I love how the city constantly surprises me. I’ve lived here for 4 months now and some days I’ll be wandering around and discover something I’ve never noticed before. There is always something new going on that I feel like you could never get bored. Every single weekend there’s a festival, market or event to check out and it’s always buzzing. A lot of effort goes into the big events, like they just had White Night where the whole city is turned into an art display using light projections, and there was such a community spirit. Not only does every building and institution get involved and put work into their displays but the amount of people who came out to see it was incredible, it was equivalent to New Year’s Eve. It seems like everyone really appreciates the effort that goes in to these kind of events. There’s an enthusiasm about living here amongst the local people that I’ve never found anywhere else.
What’s the hardest thing about living in Melbourne?
Personally the hardest thing for me about living here is just being away from my family and closest friends back in the UK but it’s hard to get too homesick because the culture is very similar here. Especially on those days when we get 4 seasons of weather in a day, it feels just like home!
If we had just one day in Melbourne what should we not miss?
There are tons of museums in Melbourne but my favourite is the Australian Centre of Moving Image (ACMI) in Federation Square. They always have interesting exhibits on there but there’s also a permanent collection celebrating the history of Australian film, tv, video games and the internet, which is free and well worth a look. If you’ve ever wanted to see a real life Oscar (one of) Cate Blanchett’s lives there.
Just across the bridge is the National Gallery of Victoria. It’s free entry to the permanent collection and there is so much in there you could easily spend a whole day trying to see it all. It’s well worth a visit.
The Shrine of Remembrance is a beautiful spot in the Botanical Gardens to sit and relax and you can also get a great view over the city.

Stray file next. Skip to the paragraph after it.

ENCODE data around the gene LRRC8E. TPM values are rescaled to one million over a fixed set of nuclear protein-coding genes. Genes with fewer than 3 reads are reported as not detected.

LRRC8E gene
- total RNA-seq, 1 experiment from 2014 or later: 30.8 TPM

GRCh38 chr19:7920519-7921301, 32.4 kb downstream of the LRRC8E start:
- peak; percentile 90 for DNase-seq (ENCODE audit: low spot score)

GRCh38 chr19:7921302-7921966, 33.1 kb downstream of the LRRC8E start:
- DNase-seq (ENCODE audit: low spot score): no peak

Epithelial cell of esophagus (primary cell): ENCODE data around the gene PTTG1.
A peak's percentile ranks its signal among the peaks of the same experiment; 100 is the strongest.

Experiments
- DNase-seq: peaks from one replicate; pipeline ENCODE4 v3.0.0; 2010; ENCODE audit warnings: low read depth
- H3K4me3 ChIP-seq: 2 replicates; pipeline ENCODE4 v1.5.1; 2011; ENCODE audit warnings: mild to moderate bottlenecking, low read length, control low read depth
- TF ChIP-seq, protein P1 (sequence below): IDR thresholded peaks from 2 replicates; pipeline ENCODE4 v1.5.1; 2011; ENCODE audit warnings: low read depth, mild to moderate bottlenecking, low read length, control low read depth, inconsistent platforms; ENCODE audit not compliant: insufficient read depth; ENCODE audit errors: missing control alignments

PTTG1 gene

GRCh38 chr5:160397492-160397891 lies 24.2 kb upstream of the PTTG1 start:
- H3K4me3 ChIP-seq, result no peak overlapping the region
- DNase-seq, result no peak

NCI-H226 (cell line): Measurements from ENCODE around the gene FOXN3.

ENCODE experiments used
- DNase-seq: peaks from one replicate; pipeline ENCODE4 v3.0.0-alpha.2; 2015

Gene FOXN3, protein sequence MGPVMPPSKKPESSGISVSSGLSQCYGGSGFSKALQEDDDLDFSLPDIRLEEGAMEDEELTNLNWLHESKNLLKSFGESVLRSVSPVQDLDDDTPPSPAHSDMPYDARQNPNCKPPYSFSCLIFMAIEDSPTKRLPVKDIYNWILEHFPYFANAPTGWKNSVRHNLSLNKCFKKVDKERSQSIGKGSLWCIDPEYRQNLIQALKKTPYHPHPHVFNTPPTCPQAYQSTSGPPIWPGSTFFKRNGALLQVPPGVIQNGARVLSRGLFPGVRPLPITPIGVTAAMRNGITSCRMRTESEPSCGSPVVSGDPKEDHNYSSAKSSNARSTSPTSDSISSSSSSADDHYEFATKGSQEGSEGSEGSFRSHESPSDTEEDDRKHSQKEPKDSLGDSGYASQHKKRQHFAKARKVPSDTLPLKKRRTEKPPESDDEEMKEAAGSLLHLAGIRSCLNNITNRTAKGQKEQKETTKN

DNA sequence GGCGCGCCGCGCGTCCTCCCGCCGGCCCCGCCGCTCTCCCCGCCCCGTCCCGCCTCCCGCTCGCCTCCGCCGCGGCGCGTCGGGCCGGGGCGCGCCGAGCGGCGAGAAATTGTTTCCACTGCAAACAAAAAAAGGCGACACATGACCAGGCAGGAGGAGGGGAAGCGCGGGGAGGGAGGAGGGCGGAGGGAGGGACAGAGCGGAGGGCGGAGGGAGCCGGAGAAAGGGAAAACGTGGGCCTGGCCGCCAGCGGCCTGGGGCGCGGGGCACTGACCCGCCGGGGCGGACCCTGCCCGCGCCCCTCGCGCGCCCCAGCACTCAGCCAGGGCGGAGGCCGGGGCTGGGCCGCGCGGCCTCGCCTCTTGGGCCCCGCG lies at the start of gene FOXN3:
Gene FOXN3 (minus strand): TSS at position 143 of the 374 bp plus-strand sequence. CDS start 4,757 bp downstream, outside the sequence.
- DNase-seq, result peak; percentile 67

If you have the time it’s worth taking a tram to St Kilda. This is the closest beach in Melbourne and, while I don’t think it compares to the beaches in Sydney, the area is nice and the pier is one of the most photographed spots of the city. If you go at dawn or dusk you can catch a glimpse of the tiny penguins that live by the breakwater.
If you could give one piece of advice to people looking to live in Melbourne what would it be?
One of the great things about Melbourne is that there are lots you can do without spending very much money. Take advantage of the many free attractions and get to know which restaurants do deals on certain days (lots of them do!)
When it comes to looking for a job use any contacts you might have. So many jobs are found through word of mouth. If you don’t know anyone ask the people where you’re staying (whether it’s in a hostel or flat-share) and go around handing out resumes. A lot of the small cafes and restaurants won’t advertise online but through signs in the windows because it’s so easy for them to fill their positions – so keep your eyes peeled and then approach them in person.
My only other piece of advice… try not to develop an addiction to coffee!
Kat left the UK last year and moved to Australia in search of sunnier climes (and koalas!) After 6 weeks travelling the east coast she settled in Melbourne where she currently spends her weekdays working and weekends exploring the city and the suburbs.
You can follow stories from her adventures down under at Kat is Travelling or on Twitter and Instagram.